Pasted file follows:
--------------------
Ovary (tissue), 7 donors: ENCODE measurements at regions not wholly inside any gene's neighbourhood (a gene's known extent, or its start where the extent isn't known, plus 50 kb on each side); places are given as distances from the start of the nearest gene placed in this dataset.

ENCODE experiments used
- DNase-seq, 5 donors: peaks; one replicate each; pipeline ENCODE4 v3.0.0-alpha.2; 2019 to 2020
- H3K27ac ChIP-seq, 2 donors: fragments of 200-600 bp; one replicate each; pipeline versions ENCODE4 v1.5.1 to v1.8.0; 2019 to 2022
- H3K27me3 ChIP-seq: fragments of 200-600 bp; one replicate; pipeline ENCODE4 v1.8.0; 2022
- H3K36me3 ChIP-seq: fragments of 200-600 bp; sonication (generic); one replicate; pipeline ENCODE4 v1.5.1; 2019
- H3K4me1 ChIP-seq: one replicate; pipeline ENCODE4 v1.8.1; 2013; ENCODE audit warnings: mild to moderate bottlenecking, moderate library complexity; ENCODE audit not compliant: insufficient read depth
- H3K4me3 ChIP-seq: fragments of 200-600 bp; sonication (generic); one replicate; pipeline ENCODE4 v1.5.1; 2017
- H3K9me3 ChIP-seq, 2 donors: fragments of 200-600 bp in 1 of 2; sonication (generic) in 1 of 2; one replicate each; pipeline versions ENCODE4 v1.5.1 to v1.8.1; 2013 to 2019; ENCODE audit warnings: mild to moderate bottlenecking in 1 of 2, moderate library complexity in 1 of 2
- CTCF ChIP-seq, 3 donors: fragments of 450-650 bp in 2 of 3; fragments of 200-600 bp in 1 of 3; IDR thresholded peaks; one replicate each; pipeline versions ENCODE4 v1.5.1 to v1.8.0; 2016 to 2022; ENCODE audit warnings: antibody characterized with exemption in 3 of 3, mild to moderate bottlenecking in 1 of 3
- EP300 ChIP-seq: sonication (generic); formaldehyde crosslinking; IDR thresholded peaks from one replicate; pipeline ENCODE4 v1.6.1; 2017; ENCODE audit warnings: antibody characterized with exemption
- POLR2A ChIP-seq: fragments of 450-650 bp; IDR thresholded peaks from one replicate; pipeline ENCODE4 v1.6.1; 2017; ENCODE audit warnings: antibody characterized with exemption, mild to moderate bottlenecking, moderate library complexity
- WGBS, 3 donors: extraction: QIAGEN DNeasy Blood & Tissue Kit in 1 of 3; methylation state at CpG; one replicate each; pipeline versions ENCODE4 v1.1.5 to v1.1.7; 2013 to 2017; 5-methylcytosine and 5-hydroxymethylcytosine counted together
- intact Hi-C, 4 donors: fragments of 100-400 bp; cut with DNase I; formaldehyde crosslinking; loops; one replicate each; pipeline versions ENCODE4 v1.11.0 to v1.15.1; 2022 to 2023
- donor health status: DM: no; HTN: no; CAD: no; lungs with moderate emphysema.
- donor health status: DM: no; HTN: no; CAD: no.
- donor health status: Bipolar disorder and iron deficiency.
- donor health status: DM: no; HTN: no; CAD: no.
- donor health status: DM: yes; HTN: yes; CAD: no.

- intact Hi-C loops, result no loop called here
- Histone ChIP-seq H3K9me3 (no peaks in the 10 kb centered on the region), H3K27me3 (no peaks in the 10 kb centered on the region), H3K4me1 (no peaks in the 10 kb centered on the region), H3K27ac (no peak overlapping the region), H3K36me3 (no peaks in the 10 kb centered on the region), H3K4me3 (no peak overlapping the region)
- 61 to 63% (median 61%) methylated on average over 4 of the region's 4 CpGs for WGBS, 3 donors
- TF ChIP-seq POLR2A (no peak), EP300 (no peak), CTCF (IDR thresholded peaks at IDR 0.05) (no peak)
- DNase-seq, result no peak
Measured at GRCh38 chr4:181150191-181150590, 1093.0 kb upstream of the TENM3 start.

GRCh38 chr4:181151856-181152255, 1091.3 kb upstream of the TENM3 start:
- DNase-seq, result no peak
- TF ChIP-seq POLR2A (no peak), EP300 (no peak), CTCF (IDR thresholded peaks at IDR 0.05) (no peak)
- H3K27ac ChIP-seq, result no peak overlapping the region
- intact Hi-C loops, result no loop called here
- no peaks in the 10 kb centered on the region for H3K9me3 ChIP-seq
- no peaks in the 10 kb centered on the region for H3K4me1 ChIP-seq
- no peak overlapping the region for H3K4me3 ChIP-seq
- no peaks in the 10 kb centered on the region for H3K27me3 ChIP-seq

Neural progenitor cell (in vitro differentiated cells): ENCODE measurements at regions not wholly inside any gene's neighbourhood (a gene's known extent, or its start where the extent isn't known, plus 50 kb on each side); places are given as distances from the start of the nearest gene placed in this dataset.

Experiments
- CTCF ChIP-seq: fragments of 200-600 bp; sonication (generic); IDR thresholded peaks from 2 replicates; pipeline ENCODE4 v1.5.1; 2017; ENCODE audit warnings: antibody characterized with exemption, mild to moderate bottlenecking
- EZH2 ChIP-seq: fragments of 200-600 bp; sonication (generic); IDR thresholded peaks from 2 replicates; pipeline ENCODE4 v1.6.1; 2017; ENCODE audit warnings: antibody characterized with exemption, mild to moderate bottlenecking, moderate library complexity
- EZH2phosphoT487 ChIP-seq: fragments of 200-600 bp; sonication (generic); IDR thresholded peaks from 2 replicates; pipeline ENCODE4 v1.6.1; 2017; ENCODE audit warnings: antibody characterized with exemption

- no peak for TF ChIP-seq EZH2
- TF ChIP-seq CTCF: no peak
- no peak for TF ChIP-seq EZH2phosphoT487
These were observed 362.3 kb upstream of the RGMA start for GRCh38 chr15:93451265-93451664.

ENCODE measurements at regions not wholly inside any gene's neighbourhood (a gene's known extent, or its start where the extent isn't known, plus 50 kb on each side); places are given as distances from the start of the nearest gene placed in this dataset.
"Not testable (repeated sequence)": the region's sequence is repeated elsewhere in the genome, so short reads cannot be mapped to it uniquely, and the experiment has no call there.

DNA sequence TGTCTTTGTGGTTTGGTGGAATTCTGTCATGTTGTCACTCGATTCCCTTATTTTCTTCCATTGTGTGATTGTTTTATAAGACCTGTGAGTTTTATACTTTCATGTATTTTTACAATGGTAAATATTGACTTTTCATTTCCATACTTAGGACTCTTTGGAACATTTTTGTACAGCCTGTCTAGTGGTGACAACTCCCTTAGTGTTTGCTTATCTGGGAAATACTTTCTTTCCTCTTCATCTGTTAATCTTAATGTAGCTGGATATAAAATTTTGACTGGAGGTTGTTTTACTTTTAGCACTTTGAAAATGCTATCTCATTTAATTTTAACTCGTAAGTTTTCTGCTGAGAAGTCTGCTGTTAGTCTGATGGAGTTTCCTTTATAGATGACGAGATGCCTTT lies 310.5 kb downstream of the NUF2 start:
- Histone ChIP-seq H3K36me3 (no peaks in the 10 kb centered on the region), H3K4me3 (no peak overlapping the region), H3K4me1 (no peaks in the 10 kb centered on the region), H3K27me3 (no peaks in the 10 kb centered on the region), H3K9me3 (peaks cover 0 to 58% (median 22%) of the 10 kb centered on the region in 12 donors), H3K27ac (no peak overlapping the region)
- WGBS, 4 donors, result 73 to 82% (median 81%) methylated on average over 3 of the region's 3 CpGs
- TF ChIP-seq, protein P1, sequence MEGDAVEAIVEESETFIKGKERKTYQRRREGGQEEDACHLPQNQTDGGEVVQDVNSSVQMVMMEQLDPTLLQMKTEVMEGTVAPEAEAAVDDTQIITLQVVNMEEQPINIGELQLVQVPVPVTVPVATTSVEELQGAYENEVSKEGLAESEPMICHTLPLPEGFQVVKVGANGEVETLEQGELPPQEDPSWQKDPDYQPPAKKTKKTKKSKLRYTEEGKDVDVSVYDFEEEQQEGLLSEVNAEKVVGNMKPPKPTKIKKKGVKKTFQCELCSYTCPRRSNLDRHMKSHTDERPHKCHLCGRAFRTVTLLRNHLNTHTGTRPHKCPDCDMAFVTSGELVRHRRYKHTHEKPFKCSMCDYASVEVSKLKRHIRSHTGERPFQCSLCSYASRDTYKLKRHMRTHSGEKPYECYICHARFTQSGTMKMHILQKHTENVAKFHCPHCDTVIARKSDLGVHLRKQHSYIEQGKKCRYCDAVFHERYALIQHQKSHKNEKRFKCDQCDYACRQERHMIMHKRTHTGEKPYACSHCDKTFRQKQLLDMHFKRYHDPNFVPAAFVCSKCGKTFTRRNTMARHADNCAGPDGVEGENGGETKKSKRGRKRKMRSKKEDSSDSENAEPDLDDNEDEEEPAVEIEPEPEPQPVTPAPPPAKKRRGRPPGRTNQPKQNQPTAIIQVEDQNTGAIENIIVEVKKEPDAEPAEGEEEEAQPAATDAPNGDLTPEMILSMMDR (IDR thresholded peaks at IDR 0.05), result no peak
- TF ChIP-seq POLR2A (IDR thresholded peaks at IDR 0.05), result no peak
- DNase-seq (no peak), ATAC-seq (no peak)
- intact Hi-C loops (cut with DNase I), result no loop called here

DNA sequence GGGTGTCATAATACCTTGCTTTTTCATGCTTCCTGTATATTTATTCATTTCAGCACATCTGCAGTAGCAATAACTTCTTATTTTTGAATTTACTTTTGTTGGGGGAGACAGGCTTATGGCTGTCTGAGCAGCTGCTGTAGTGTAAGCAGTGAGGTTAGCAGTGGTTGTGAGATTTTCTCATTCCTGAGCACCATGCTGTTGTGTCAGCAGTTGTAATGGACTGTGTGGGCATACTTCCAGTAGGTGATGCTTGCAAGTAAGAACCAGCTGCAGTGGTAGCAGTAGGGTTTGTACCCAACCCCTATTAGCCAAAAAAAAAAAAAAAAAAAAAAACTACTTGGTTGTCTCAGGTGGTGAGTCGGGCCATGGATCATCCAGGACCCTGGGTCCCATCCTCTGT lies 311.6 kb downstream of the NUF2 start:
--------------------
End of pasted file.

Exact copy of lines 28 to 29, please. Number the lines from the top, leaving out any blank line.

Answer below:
- TF ChIP-seq POLR2A (no peak), EP300 (no peak), CTCF (IDR thresholded peaks at IDR 0.05) (no peak)
- H3K27ac ChIP-seq, result no peak overlapping the region